Keith Garebian Awarded the Prestigious William Saroyan Medal by the Minister of Diaspora in Armenia



Keith Garebian Awarded the Prestigious William Saroyan Medal by the Minister of Diaspora in Armenia

As a literary reviewer for a national newspaper, Keith Garebian is used to handing out praise. Lately, however, the Lakeview resident has been on the receiving end; in May he was the winner of a 2013 Mississauga Arts Award for his new book, Moon on Wild Grasses, and last week he was awarded the prestigious William Saroyan Medal, named in honour of the great Armenian American dramatist and author.

The latter, created by the Ministry of Diaspora in Armenia, is granted for contributing to the dissemination of Armenian culture in the Diaspora, prominent achievements in the sphere, and contributions to the relations within Diaspora Armenian communities.

There are approximately 10 million Armenians worldwide, and Garebian is one of a minority of diaspora writers who write only in English. He attributes the award chiefly to his two books, Pain: Journeys Around My Parents (a memoir published in 2000 and long out of print), and Children of Ararat (a collection of poetry about his Armenian father and the Armenian genocide of 1915).

But he has also signed numerous petitions advancing Armenian causes nationally and internationally, and written articles and reviews related to Armenian history and culture, though he neither speaks nor writes Armenian.

Garebian was one of two writers to receive the Saroyan Medal, the other being Peter Surian of the U.S., who was honoured for his novels. Both men were invited delegates to the 5th Conference of Diaspora Writers Who Compose in Other Languages held in Yerevan, Armenia’s capital, July 12-15.

The honour, which came on Garebian’s 70th birthday, caught him completely by surprise. One moment he was sitting in a roomful of people, then someone was saying: “You’d better get up there … they’re giving you a medal.”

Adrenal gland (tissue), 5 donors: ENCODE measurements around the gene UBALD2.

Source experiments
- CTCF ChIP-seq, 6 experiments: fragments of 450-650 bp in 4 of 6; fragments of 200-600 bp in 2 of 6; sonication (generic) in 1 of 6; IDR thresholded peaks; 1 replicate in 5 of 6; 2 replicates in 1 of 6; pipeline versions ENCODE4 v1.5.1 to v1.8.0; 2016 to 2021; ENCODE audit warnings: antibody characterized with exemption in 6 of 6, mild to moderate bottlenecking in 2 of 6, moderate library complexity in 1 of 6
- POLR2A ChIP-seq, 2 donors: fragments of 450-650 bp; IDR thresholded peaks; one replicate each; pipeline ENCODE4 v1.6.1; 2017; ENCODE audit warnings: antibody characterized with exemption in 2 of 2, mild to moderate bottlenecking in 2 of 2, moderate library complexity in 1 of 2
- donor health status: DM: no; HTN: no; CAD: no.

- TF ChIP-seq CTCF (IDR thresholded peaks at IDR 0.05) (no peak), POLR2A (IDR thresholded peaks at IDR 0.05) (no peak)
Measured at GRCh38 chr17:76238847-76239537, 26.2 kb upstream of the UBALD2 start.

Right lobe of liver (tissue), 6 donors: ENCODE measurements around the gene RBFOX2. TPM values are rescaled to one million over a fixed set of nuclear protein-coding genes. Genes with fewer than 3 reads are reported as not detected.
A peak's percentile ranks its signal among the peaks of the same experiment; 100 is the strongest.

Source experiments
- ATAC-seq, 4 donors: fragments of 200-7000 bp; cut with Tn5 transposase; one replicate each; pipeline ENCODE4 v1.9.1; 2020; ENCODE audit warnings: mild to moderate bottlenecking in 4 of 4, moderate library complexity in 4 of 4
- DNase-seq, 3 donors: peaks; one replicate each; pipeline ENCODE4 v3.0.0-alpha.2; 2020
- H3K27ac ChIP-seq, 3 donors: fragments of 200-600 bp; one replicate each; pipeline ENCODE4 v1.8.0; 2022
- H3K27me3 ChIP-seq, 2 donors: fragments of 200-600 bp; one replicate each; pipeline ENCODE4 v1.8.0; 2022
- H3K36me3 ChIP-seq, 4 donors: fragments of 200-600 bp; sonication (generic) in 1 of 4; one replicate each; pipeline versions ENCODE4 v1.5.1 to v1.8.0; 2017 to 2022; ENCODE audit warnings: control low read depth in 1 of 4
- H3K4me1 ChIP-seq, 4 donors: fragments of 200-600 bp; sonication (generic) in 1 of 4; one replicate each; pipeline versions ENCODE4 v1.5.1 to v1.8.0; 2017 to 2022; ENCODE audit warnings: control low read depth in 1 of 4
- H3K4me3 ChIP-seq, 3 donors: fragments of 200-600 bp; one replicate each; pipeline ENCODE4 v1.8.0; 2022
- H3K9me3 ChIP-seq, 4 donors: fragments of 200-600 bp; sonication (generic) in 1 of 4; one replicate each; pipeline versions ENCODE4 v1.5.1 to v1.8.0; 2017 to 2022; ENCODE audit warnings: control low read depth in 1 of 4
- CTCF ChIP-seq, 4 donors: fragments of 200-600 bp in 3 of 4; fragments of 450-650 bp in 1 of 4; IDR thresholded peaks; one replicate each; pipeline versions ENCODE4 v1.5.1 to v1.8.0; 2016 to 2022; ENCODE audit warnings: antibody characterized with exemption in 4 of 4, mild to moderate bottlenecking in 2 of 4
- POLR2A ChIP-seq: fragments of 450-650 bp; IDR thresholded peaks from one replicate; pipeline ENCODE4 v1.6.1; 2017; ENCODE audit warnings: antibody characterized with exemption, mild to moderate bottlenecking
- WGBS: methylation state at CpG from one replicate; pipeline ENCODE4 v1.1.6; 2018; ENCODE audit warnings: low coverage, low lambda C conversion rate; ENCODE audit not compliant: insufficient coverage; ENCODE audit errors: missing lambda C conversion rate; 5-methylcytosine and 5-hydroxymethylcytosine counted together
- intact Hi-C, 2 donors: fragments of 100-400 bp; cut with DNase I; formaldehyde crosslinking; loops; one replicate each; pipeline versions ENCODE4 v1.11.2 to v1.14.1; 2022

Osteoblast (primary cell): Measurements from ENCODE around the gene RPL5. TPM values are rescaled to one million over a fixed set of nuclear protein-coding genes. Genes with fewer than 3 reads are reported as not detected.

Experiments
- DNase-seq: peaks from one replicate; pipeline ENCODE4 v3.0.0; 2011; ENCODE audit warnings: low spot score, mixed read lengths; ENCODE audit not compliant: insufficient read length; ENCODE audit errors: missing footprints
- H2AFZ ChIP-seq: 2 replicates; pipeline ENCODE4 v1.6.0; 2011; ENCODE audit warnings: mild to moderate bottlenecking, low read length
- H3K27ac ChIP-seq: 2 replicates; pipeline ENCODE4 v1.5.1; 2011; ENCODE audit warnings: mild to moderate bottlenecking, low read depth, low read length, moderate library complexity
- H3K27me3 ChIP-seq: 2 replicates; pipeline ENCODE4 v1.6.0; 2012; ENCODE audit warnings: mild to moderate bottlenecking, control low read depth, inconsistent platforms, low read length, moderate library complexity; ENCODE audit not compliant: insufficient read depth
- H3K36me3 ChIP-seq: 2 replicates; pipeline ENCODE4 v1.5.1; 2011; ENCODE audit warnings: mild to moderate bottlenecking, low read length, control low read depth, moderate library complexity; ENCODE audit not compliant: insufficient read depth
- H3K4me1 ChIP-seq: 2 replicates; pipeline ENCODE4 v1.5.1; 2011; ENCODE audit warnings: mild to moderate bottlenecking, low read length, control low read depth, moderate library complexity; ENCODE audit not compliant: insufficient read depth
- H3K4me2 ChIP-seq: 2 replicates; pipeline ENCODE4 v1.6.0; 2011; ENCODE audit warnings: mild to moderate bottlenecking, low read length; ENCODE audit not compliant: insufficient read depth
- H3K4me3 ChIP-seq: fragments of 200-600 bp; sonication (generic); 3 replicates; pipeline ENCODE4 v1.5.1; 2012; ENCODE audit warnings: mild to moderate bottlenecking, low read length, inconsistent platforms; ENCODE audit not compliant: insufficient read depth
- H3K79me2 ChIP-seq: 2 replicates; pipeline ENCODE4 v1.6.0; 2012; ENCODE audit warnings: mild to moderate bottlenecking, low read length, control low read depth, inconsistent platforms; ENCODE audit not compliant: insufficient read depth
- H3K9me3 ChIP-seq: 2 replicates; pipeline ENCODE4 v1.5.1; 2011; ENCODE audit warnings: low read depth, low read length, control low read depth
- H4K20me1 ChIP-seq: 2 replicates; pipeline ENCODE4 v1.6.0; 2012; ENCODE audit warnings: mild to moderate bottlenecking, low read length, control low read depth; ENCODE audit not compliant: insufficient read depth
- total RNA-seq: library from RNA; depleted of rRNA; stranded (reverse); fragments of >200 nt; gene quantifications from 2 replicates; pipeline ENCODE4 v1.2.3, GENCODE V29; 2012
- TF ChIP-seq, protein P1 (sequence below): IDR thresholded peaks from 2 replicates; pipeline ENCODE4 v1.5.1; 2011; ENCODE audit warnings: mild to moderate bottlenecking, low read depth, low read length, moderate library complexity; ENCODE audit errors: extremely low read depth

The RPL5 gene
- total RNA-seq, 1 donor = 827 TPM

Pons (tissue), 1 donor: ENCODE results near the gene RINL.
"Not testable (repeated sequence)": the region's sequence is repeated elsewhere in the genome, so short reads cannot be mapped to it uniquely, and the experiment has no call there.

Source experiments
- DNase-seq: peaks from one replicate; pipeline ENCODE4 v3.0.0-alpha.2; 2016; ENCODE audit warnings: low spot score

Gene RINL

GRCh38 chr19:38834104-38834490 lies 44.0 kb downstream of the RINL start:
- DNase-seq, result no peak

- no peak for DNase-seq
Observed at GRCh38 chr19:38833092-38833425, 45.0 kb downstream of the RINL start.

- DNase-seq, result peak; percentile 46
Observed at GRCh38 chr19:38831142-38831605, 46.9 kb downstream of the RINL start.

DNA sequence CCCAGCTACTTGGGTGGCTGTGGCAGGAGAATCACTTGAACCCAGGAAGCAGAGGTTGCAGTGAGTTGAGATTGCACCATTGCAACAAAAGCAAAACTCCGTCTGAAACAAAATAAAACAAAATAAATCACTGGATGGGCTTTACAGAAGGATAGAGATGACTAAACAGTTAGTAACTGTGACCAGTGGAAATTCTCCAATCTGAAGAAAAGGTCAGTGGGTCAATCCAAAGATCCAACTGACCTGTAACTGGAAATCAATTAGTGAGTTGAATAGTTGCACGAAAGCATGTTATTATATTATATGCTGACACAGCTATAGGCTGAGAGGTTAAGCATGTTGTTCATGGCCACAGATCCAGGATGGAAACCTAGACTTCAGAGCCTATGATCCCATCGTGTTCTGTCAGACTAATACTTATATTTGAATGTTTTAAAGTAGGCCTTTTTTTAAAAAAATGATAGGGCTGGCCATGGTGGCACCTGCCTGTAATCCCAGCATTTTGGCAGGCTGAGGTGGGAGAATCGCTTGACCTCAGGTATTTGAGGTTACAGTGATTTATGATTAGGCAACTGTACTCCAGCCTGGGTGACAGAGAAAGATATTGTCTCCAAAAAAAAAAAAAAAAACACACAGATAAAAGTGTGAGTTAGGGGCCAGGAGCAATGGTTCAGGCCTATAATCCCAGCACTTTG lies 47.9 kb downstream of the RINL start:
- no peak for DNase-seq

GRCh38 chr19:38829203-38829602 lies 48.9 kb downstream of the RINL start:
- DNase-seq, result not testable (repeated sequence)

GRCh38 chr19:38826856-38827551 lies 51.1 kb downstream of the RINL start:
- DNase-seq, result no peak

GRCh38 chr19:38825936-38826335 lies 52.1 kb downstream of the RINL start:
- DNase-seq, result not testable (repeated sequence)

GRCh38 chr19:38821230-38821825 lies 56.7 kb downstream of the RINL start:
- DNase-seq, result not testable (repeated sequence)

In his impromptu acceptance speech, Garebian noted that he was visiting a country that his Armenian-born father could not and did not return to, and that he somehow felt was causing him to be re-born in a spiritual and cultural sense.

“It’s such a thrill because the medal is given to so few people. I believe I’m only the second Canadian to receive one,” he told The News.

Even though Garebian’s life has been largely shaped by what his family went through during the Armenian genocide (“I have inherited the obsession of a survivor”), he himself was born in India and had never set foot in the country until this month. Besides not being able to speak Armenian, he explains his family’s old home is now part of Turkey.

One of his visits was to the Armenian Genocide Memorial. “Outside, I was fine, but once I went inside and looked around I lost it — and wept. Memories of all my family’s suffering came back … it was a tsunami.”

Garebian says the Writers’ Union of Armenia has expressed an interest in translating his two Armenian-themed books to coincide with the 100th anniversary of the genocide in 2015.

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